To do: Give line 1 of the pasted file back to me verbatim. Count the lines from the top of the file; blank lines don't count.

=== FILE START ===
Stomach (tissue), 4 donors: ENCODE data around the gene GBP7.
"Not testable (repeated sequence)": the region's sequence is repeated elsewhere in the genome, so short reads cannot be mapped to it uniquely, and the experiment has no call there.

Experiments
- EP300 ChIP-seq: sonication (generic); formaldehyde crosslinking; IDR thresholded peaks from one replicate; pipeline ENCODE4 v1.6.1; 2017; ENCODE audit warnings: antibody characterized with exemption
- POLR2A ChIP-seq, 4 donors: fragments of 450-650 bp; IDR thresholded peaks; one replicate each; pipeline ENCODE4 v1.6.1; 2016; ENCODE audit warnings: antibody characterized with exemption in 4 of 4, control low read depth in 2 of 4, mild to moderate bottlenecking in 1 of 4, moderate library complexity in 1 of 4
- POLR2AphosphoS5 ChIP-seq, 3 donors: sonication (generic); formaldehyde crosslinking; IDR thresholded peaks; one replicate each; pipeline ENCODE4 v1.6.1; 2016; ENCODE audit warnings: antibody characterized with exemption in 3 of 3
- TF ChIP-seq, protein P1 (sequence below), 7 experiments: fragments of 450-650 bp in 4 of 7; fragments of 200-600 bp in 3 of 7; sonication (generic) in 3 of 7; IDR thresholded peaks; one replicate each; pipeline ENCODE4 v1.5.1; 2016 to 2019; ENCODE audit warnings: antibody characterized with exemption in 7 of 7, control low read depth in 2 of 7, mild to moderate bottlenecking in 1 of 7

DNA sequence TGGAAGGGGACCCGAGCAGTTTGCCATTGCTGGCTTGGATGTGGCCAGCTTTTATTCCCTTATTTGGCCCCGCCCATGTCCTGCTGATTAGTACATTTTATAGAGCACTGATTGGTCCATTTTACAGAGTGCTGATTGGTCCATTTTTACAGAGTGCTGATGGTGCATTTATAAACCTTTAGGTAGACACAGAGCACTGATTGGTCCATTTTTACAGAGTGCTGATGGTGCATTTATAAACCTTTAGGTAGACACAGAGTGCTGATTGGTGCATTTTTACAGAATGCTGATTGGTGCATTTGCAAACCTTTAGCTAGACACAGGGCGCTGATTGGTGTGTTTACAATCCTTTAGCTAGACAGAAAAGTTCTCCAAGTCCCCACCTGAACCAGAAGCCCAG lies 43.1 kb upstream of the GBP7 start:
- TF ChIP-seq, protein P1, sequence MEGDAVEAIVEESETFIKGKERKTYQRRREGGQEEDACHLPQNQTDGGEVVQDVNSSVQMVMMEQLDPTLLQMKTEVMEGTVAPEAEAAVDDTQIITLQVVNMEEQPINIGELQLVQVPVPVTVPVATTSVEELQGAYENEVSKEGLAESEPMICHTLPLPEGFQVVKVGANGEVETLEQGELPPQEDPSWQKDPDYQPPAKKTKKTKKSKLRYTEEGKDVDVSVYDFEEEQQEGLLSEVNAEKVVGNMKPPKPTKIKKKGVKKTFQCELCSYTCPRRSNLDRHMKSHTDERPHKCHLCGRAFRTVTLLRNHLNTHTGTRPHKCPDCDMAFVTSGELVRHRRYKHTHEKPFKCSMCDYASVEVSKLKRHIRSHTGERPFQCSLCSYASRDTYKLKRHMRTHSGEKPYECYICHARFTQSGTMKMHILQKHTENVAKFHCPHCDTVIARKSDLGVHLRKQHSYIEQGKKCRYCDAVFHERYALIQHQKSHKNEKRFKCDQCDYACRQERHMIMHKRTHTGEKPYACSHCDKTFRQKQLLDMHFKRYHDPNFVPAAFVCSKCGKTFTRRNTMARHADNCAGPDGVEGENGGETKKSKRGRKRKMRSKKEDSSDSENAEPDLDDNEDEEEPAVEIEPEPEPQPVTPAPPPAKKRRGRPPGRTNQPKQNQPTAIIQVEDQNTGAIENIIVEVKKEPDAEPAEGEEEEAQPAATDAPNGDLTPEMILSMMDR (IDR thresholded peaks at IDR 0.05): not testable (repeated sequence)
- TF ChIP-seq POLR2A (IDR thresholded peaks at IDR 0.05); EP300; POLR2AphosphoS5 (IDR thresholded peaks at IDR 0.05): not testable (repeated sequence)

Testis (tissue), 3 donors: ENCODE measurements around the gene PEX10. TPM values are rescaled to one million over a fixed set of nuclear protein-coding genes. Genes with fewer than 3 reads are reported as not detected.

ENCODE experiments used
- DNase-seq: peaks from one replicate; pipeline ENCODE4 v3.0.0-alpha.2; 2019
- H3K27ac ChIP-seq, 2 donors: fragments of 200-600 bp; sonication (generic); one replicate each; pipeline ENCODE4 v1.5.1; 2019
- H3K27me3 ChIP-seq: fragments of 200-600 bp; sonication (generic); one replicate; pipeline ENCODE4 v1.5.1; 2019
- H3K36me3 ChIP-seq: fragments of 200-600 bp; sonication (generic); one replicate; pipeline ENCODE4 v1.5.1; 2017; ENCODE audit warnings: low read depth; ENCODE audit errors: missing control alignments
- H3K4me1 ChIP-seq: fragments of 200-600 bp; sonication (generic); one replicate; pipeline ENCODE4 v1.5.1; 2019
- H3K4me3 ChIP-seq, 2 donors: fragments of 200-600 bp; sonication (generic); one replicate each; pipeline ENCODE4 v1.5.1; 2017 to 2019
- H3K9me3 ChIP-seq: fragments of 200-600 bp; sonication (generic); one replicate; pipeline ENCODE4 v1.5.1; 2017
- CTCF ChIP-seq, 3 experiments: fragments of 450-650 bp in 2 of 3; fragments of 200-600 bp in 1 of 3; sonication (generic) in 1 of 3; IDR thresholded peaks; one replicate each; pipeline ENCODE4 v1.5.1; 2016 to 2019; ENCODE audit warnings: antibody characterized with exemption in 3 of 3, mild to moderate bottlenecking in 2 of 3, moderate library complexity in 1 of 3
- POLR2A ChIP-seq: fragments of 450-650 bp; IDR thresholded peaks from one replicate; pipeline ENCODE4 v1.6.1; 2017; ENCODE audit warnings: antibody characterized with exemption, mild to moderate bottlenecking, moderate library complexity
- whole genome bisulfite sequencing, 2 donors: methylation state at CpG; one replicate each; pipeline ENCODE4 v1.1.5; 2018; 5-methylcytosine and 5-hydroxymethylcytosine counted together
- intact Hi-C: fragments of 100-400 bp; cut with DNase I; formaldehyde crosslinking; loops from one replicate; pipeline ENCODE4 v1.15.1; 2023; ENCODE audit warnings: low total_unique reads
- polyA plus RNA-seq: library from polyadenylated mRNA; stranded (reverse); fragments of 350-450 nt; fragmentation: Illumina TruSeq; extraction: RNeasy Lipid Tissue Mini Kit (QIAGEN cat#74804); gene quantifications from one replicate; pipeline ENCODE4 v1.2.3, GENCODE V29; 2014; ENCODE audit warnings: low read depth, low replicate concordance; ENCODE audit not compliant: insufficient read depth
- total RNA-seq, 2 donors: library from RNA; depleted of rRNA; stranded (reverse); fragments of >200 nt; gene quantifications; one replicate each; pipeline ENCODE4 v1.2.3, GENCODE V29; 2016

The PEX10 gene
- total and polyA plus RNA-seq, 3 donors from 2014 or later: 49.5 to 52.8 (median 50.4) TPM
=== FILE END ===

Stomach (tissue), 4 donors: ENCODE data around the gene GBP7.